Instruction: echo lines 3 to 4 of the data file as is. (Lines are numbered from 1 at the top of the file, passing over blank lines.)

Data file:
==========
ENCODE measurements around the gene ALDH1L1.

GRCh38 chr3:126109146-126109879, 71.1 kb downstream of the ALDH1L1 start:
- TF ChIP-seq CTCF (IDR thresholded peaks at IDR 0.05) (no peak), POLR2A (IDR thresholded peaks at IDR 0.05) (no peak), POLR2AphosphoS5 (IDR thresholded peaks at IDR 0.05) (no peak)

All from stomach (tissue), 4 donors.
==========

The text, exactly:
- TF ChIP-seq CTCF (IDR thresholded peaks at IDR 0.05) (no peak), POLR2A (IDR thresholded peaks at IDR 0.05) (no peak), POLR2AphosphoS5 (IDR thresholded peaks at IDR 0.05) (no peak)

All from stomach (tissue), 4 donors.